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The evolution of the doctrine of restraint of trade in Australia: a law reform perspective

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posted on 20.02.2019, 21:21 by Cheng, John Wei-Ting
This thesis examines the present state of the common law doctrine of restraint of trade from a law reform perspective. The doctrine was developed in England between the 1600s and mid-1800s and its evolution over the centuries has been a slow and ongoing process. The present state of the doctrine and its application in the Australian jurisdiction presents a challenging set of circumstances due to the difficulties faced by contracting parties when they wish to engage in restraint of trade. This thesis will begin by reviewing the history of the doctrine from its earliest days in a bid to identify the moments in time when the doctrine was chopped and changed to accommodate the social and economic needs of society. It will critique English and Australian cases which had a fundamental role in the evolution of the doctrine, analyse the development of legislation that is unique to New South Wales and evaluate the use of cascading clauses when parties seek to contract with one another in restraint of trade. It will also examine the influence of economic theories such as the perfectly competitive model and its impact on the development and interaction between the doctrine and competition legislation in Australia by way of the Competition and Consumer Act 2000 (Cth). The law reform proposition advanced in this thesis is that the doctrine should be abolished in its entirety. Through the body of this work, it will be demonstrated that the doctrine is no longer necessary or desirable for the proper function of society. In addition, this thesis will also present alternative recommendations for change in the event that abolition of the doctrine appears to be unpalatable to those in the legislature and judiciary.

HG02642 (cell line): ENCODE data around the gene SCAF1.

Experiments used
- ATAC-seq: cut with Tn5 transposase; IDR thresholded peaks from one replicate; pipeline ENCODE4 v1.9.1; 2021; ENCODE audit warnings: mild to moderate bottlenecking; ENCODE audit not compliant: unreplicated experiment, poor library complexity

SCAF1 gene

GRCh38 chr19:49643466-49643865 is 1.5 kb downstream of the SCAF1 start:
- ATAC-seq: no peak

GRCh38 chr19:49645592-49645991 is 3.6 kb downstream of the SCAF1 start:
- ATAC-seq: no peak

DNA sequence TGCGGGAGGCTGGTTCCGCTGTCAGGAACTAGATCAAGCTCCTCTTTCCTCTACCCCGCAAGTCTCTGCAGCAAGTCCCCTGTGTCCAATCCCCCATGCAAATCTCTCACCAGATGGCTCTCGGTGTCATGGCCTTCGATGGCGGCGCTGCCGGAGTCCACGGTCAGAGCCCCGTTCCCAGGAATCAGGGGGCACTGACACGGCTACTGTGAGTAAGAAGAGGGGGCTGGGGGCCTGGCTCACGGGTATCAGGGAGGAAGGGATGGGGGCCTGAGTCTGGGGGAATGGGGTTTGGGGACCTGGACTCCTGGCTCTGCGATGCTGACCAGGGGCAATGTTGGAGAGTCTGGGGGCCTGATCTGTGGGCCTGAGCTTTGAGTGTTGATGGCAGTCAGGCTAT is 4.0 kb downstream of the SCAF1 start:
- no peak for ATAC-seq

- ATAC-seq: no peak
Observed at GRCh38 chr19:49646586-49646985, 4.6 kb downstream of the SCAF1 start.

Campus location


Principal supervisor

Mark Davison

Year of Award


Department, School or Centre



Doctor of Philosophy

Degree Type



Faculty of Law